The Gray Sisters Present
A semi-annual, modern myth and folklore, literary magazine
Our semi annual literary magazine publishes on the summer and winter solstices.
We publish 24 original modern day fairy tales and myths each year.
We also have an accompanying podcast so you can listen to or read our stories.
Submissions are now open for the June 2020 issue.
We are Retta, Millie, and Ali Bodhaine.
Retta works as a script writer, producer, editor, and education director at the Atlanta Radio Theatre Company, and the founder of Write Brain Artistry, LLC. She, along with some of her industry
friends, focus on the writing portions of The Gray Sisters.
Millie is a cat wrangler who prefers to stay behind the scenes
and keeps her eye on the details.
Ali is a college student and intern with us working on
Public Relations, Social Media and Web design.
The Graeae are from Greek Mythology.
They were the daughters of Ceto and Phorcys, and are sometimes referred to as the Phorcides.
They were three sisters who shared one eye and one tooth. They were reputed to also be sisters to the Gorgons, the Hesperides, Echidna, Ladon, Scylla, and Thoösa.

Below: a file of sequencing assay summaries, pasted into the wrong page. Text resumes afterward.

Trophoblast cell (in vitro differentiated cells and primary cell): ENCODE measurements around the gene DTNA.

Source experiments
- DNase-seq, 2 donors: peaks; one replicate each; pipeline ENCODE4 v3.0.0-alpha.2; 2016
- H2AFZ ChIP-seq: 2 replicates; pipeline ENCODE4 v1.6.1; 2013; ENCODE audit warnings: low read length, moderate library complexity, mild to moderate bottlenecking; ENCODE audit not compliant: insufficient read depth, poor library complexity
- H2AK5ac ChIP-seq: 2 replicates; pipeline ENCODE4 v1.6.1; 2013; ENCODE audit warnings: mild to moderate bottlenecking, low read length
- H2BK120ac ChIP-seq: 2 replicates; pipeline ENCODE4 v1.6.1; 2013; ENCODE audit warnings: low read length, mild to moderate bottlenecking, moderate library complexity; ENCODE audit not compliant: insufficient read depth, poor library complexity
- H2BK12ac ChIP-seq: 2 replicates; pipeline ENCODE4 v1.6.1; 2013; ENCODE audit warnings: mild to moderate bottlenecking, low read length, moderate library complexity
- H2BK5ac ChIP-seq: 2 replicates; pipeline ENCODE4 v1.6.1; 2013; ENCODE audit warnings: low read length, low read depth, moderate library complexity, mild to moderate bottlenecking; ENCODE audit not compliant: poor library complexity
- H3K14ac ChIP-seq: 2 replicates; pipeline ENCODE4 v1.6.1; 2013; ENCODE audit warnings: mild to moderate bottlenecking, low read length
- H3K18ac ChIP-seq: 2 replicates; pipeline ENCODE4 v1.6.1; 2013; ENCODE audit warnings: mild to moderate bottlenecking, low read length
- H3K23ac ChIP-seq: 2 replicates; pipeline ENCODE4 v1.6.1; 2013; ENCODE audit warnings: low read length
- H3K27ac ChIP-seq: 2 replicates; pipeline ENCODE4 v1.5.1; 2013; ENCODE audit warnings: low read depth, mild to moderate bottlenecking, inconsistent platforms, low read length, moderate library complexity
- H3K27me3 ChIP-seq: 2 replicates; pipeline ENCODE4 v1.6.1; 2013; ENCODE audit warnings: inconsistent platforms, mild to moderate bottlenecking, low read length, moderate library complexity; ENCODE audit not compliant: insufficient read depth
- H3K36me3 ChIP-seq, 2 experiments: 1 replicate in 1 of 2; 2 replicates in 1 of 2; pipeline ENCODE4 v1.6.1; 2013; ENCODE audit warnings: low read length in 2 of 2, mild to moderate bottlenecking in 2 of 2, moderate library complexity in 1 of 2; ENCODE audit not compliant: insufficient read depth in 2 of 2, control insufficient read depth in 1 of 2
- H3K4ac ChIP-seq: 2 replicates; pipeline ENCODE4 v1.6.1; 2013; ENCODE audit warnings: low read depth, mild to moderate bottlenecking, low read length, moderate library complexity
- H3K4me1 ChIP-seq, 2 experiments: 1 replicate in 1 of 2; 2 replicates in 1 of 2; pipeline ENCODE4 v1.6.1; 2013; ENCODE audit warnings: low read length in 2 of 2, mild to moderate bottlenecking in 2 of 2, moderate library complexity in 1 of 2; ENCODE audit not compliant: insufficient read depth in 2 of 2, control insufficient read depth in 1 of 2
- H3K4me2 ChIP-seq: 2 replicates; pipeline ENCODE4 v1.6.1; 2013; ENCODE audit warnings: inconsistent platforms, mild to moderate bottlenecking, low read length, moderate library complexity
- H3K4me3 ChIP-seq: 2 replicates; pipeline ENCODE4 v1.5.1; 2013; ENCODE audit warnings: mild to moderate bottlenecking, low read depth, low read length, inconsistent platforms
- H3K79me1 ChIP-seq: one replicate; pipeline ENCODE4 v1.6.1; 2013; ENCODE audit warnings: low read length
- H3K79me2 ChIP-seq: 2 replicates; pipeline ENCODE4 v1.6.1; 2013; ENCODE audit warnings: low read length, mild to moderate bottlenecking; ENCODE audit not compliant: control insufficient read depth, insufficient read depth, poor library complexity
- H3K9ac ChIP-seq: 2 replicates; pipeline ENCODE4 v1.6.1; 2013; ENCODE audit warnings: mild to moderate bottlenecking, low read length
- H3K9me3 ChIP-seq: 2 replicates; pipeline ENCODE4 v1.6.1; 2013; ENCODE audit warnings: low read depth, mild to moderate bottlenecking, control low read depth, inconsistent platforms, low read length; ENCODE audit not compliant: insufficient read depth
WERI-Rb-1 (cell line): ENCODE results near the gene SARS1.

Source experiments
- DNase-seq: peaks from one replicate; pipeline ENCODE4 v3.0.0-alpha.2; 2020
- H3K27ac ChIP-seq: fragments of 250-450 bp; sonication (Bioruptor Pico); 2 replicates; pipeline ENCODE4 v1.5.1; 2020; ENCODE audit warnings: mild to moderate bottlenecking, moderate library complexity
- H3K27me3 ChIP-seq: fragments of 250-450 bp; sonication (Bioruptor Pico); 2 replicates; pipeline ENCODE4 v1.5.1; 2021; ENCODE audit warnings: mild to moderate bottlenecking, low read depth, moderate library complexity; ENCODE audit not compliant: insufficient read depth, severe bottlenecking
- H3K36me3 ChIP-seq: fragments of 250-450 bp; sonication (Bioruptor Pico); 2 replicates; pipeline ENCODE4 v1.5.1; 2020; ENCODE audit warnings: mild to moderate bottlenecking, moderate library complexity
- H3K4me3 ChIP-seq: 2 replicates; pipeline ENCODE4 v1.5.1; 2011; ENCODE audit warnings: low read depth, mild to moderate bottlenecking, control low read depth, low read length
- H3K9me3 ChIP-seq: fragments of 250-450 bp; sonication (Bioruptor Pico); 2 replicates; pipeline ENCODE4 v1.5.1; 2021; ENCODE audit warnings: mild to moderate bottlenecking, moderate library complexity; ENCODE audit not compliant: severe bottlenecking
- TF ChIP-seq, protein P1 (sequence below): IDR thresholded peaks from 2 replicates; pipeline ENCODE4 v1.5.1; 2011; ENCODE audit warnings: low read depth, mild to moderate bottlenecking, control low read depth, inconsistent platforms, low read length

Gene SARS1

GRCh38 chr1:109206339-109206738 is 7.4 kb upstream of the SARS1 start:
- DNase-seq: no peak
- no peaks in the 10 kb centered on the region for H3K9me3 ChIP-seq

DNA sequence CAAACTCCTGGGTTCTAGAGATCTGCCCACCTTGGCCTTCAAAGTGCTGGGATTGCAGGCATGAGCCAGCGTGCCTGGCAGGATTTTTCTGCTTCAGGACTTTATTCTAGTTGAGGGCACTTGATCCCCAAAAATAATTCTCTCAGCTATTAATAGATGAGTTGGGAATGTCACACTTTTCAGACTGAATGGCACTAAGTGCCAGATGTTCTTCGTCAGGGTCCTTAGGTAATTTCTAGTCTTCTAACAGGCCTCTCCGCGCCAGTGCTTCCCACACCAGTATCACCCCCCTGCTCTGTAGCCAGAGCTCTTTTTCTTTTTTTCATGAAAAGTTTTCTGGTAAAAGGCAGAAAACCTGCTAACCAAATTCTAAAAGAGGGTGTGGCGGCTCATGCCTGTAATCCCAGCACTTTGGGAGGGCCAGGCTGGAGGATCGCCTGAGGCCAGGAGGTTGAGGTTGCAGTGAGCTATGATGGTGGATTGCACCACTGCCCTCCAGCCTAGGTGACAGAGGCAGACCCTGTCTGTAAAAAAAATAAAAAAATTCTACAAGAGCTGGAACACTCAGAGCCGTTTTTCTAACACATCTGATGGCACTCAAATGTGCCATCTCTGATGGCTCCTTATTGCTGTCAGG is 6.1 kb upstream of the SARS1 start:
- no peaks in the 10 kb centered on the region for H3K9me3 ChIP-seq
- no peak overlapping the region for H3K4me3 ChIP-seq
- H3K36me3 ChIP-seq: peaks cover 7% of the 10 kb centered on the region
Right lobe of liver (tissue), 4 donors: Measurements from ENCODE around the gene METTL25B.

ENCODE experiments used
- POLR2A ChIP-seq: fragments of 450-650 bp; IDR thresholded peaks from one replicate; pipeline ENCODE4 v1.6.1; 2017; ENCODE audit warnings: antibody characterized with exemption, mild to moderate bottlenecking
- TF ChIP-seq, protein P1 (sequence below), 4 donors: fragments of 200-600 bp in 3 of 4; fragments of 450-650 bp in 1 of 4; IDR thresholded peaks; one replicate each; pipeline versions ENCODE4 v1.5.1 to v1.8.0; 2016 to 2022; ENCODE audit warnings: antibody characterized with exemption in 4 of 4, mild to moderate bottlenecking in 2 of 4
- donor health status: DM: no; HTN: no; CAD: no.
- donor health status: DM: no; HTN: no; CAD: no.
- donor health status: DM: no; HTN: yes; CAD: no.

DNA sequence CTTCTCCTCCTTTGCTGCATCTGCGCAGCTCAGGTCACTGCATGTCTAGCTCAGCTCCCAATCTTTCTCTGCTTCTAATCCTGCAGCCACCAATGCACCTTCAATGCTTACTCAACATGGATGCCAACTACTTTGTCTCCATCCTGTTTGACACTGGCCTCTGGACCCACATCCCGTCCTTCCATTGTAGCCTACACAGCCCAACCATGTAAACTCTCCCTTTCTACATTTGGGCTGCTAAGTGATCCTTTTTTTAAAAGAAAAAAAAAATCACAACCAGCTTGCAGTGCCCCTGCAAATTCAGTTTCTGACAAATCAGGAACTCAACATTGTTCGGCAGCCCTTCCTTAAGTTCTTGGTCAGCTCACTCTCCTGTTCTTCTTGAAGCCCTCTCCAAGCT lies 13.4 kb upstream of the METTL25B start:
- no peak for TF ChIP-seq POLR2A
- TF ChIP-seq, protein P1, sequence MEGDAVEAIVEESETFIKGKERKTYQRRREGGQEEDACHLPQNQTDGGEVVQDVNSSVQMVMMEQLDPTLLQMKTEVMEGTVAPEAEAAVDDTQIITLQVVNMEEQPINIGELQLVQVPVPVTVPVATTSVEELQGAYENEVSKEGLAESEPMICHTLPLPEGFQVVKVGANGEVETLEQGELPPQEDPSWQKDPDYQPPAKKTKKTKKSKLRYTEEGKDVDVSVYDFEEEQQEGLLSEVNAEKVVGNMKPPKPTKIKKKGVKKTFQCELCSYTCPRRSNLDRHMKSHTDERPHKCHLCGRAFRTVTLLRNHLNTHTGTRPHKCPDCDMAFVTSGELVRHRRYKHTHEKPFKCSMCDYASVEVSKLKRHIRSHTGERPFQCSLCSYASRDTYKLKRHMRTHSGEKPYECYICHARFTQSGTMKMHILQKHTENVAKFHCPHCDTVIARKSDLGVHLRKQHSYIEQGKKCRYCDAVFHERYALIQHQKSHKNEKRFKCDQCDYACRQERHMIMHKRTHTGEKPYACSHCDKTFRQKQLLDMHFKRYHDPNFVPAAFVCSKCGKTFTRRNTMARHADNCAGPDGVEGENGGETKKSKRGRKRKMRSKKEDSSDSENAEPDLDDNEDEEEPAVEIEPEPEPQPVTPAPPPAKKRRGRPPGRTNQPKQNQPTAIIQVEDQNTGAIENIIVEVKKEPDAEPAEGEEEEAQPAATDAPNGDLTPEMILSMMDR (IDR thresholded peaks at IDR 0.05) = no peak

They were the keepers of secret knowledge, who would be forever known for revealing their knowledge to Perseus.
They are often confused with the fates, but while being another famous triumvirate, they are not the fates. They are the revealers of secrets.
The Brothers Grimm were German literary researchers, professors, and librarians best known for their published collections of folk tales which we have come to refer to as Grimm's Fairy Tales.
Throughout the early 1800's they collected many folk tales from many different European countries. They collected them from as many sources as possible, (most of which were orally passed down through the generations) and strove to stay as close to the original telling as they could.
They were political and staunch in their beliefs. They believed that the study of the past and of folk lore would reveal their societal foundations for behaviors and expectations.
The stories they collected are still told and their telling still reinforces expected societal behavior and beliefs.